A senior Clarence House spokesman said: ‘As we’ll all remember, in January 2020 when the duke and duchess announced that they were going to move away from the working Royal Family, the duke said that they would work towards becoming financially independent. The Prince of Wales allocated a substantial sum to support them with this transition. That funding ceased in the summer of last year. The couple are now financially independent.’
The spokesman added: ‘I betray no confidence when I say they’ve been very successful in becoming financially independent.’ And when quizzed on the discrepancy in Harry’s remarks, the spokesman said: ‘I wouldn’t acknowledge that they are dramatically different. All I can tell you are the facts.’
Harry and Meghan have signed multi-million-pound deals with Netflix and Spotify, with the duke telling Miss Winfrey he secured these to pay for his family’s ‘security’.
Yet he claimed that when the couple moved to North America, he only had what Diana had left him – £7million at the time – and ‘without that we would not have been able to do this’.
In the couple’s explosive interview with Miss Winfrey in March, Harry gave a typically emotional description of his situation, saying: ‘My family literally cut me off financially and I had to afford security for us… in the first quarter of 2020.
‘But I’ve got what my mum left me – without that we would not have been able to do this.
‘I think she [my mother] saw it coming. I certainly felt her present throughout this whole process.’
The couple emigrated first to Canada and then to California, where – despite their apparent penury – they bought an £11million family home in Montecito.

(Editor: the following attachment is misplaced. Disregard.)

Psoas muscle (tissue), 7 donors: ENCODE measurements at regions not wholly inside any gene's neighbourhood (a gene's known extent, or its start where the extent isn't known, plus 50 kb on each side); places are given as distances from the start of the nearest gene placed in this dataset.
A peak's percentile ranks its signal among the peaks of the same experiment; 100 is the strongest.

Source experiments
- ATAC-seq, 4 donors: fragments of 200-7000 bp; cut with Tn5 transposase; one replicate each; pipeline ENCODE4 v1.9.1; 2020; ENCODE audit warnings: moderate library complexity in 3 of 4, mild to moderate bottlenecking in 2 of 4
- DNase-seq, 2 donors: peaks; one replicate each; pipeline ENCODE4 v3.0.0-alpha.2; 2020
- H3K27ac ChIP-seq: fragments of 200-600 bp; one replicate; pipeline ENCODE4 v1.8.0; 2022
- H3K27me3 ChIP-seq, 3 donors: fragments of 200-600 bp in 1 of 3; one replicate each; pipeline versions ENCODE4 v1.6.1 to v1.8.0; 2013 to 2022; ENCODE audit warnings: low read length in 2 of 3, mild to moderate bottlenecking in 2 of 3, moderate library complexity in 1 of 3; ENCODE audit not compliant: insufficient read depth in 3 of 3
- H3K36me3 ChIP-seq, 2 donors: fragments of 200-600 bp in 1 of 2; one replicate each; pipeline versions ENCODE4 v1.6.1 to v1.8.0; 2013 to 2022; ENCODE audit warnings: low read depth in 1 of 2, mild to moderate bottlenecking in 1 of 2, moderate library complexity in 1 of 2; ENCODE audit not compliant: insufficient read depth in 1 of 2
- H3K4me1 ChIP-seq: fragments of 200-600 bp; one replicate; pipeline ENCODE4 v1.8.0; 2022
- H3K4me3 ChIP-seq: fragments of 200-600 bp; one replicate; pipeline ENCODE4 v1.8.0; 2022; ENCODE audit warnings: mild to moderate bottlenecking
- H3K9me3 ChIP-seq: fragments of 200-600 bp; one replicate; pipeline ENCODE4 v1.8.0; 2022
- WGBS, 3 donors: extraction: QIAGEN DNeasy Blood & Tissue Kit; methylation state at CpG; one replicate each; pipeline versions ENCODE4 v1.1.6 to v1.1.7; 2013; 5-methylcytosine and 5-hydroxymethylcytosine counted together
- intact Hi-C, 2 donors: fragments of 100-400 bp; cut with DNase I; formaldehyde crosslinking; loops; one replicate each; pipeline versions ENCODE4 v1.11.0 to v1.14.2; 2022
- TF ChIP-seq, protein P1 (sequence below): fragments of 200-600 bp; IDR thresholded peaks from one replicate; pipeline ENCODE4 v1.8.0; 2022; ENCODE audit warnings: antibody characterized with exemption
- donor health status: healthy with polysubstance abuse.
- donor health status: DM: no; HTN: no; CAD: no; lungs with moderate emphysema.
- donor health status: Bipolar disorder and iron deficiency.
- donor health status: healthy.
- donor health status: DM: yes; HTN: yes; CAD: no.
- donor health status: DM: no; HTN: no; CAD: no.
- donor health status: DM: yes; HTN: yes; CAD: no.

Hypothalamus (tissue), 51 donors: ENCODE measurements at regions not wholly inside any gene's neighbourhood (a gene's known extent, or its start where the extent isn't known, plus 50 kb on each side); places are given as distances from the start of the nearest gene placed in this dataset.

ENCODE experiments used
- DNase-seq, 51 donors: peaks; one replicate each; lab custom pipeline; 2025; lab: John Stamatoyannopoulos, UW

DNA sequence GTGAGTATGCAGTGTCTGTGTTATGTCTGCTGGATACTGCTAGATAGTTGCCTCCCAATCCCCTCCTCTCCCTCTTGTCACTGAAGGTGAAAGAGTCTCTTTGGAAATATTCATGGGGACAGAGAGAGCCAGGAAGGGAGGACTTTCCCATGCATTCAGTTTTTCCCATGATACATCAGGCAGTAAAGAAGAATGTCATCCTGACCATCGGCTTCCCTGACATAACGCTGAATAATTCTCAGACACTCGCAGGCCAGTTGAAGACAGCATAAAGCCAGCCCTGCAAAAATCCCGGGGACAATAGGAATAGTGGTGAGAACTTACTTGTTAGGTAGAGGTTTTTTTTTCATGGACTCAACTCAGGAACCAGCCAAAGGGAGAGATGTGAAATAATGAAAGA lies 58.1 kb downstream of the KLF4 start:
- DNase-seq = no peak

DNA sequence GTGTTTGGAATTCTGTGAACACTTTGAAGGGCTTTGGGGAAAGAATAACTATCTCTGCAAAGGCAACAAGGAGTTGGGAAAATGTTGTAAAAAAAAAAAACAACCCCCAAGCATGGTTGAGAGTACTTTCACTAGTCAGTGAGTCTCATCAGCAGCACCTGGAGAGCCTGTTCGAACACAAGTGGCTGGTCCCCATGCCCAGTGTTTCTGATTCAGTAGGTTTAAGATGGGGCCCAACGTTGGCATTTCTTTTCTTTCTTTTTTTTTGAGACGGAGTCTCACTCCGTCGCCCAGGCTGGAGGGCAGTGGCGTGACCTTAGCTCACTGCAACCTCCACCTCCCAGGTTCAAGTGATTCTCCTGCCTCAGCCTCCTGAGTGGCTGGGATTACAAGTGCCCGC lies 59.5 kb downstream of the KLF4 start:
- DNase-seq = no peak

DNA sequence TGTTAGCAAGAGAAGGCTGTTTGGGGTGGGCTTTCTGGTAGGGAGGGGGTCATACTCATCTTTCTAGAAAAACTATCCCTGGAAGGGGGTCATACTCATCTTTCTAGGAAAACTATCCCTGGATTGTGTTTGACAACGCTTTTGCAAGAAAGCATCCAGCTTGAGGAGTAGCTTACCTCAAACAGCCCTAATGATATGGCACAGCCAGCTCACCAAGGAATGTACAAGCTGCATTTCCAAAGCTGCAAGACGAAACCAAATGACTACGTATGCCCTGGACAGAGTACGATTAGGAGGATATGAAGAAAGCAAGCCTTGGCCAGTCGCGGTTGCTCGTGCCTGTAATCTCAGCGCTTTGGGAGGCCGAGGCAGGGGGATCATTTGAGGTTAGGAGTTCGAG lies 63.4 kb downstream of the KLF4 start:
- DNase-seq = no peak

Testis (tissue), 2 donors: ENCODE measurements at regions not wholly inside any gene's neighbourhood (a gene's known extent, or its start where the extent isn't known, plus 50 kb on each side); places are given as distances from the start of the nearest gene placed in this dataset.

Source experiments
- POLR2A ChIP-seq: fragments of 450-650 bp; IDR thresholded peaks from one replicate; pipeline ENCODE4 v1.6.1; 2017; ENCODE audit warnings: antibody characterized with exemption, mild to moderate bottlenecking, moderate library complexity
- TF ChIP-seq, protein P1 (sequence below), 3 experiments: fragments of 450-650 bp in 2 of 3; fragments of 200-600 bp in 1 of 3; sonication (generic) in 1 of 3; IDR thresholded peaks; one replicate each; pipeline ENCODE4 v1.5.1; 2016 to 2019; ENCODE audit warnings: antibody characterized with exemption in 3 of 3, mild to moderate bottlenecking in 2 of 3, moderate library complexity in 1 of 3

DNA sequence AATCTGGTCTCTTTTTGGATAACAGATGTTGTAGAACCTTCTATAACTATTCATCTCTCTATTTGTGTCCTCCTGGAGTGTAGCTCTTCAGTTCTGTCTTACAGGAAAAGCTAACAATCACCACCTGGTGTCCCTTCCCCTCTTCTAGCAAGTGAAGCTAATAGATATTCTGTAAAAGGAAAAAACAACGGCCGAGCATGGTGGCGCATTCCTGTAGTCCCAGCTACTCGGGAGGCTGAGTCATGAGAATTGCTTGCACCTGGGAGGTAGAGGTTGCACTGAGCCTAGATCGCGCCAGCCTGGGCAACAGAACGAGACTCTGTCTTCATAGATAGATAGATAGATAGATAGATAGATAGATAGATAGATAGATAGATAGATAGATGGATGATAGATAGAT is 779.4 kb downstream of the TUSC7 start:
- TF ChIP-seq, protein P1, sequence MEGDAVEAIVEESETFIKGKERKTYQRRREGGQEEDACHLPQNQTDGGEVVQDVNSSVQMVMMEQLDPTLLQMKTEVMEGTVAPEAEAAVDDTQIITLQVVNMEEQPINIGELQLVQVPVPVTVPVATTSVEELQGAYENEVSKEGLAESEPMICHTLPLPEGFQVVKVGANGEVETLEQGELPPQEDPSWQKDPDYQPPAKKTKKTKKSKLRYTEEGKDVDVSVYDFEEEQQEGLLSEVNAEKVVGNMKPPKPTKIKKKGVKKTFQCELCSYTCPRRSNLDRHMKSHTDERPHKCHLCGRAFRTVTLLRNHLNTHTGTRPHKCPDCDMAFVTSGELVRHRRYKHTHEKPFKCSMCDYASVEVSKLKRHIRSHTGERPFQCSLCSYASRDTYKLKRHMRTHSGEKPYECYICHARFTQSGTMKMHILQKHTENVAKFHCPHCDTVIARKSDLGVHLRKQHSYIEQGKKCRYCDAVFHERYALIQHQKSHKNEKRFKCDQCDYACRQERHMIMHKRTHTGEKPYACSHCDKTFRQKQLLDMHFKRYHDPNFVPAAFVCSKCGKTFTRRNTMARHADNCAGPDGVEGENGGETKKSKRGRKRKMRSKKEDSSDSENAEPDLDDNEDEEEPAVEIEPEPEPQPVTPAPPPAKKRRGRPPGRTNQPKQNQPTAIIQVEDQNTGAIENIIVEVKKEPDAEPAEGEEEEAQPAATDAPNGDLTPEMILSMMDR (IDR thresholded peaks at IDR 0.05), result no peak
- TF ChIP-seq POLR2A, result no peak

They have also set up their own film and audio company, as well as their Archewell Foundation.
Buckingham Palace also confirmed yesterday that the probe into allegations of bullying against Meghan was still being investigated. It stressed that no money from the public purse was being used to finance the review but refused to confirm where that money was coming from.
The Clarence House accounts also showed that Charles’s annual income from the Duchy of Cornwall profits fell this year to £20.4million – a drop of £1.8million or 8 per cent – as a result of the pandemic.
The prince also voluntarily paid more tax, an increase of 3 per cent from £4.86million to £5.02million.
Harry and Meghan have signed multi-million-pound deals with Netflix and Spotify, with the duke telling Oprah Winfrey he secured these to pay for his family’s ‘security’. Pictured: Harry and Meghan appear on his AppleTV+ show with Winfrey
No visitors at palace leave the Queen £10m out of pocket
The Queen has been left with a £10million shortfall in her finances as a result of the pandemic.
Buckingham Palace revealed yesterday that it had lost just over half its annual income outside of Government funding after closing to visitors.
It meant the royal household was forced to break into its savings.
Income plunged from £20.2million in 2019/20 to £9.4million in 2020/21. Meanwhile, its property maintenance bill soared from £38.4million to £49.5 million as part of its planned upgrade of the Queen’s official residence.
The sovereign grant, the pot of money given to the monarch by Government which is based on the income surplus from The Crown Estate two years ago, increased by £3.5million to £85.9million during 2020/21.
It was comprised of a core element of £51.5million that funds the Queen’s official duties and her household, plus an additional £34.4million to pay for reservicing costs at the palace.
In all, the monarchy cost the taxpayer £87.5million in 2020/21 – an increase of £18.1million on the previous financial year. This was because of the ramping-up of palace building works.
An unexpected payment from the Duke and Duchess of Sussex saved the palace from having to dip into its savings more than it feared.